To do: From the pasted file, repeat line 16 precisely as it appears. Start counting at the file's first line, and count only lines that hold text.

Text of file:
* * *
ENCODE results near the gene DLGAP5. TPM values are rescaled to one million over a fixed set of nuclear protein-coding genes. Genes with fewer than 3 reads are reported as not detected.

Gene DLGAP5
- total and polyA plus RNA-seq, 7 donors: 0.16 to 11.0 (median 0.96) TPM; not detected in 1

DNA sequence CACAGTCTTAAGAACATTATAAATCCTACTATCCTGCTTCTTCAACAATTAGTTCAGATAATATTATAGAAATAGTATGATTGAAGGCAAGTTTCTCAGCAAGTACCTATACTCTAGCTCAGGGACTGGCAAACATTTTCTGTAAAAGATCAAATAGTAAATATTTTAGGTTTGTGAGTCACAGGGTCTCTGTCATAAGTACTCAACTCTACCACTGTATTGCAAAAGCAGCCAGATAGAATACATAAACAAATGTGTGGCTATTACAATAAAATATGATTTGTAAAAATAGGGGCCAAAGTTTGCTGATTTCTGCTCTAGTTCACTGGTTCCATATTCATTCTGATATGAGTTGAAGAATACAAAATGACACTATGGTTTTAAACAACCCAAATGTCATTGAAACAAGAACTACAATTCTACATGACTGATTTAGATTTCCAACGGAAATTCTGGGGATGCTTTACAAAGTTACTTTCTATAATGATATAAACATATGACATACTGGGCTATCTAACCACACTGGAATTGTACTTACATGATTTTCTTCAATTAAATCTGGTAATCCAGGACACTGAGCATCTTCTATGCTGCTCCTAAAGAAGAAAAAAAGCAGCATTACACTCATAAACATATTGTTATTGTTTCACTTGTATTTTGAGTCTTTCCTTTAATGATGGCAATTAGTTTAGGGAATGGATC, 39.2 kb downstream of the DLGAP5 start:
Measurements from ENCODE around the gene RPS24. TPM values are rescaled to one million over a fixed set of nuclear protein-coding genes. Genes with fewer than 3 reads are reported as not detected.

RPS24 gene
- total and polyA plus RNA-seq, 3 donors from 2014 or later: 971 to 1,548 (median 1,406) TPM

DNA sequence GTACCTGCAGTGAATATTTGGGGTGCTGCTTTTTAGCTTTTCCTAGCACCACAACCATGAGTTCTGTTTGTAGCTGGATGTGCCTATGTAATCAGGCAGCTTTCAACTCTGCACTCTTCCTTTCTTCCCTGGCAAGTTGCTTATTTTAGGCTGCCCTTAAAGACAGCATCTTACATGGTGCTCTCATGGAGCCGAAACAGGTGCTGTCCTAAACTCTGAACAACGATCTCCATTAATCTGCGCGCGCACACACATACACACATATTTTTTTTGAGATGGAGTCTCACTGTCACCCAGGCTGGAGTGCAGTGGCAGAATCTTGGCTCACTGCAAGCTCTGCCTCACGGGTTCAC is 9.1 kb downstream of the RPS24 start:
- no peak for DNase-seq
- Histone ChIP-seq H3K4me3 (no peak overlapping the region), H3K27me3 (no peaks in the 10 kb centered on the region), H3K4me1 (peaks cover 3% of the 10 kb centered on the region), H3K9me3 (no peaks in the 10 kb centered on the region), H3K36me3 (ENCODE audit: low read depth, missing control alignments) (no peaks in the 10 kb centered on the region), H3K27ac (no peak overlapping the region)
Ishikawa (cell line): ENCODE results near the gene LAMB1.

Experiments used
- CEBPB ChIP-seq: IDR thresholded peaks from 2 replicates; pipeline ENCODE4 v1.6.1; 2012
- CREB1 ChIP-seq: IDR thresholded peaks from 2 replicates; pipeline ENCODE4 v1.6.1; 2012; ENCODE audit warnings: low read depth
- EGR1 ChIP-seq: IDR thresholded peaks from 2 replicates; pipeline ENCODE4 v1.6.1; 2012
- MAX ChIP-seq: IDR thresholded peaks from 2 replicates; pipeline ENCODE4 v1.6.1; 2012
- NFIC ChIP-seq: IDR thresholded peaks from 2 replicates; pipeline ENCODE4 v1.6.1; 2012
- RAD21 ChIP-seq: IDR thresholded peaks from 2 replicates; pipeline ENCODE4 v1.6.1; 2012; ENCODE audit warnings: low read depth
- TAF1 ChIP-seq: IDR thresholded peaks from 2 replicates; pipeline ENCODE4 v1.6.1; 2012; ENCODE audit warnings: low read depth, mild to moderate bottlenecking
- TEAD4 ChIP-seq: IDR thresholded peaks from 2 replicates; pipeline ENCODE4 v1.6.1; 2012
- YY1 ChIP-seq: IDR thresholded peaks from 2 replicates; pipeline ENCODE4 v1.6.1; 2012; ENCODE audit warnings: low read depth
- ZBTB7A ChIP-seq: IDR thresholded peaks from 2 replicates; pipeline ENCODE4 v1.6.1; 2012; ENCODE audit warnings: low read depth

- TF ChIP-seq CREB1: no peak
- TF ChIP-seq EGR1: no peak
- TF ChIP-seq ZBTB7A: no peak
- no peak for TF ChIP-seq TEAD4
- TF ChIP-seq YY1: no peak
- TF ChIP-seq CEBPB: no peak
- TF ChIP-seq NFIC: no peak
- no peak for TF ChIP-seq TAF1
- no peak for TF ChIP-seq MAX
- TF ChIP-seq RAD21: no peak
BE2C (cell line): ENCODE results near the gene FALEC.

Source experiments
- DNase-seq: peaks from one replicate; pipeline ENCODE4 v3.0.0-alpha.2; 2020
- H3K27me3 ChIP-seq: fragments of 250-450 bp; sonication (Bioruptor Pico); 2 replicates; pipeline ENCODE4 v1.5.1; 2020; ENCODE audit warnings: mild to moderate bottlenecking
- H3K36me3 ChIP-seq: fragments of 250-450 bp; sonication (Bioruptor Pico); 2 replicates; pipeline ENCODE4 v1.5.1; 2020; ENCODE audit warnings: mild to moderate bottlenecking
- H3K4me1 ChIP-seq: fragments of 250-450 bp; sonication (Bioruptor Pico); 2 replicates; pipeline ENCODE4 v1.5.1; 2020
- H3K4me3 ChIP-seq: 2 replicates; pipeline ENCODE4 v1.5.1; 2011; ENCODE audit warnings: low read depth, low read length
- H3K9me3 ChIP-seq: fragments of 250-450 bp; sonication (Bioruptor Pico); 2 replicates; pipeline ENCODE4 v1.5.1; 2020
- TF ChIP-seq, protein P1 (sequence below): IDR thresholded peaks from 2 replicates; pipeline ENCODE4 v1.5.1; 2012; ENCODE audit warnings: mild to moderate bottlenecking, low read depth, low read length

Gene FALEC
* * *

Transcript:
- MAX ChIP-seq: IDR thresholded peaks from 2 replicates; pipeline ENCODE4 v1.6.1; 2012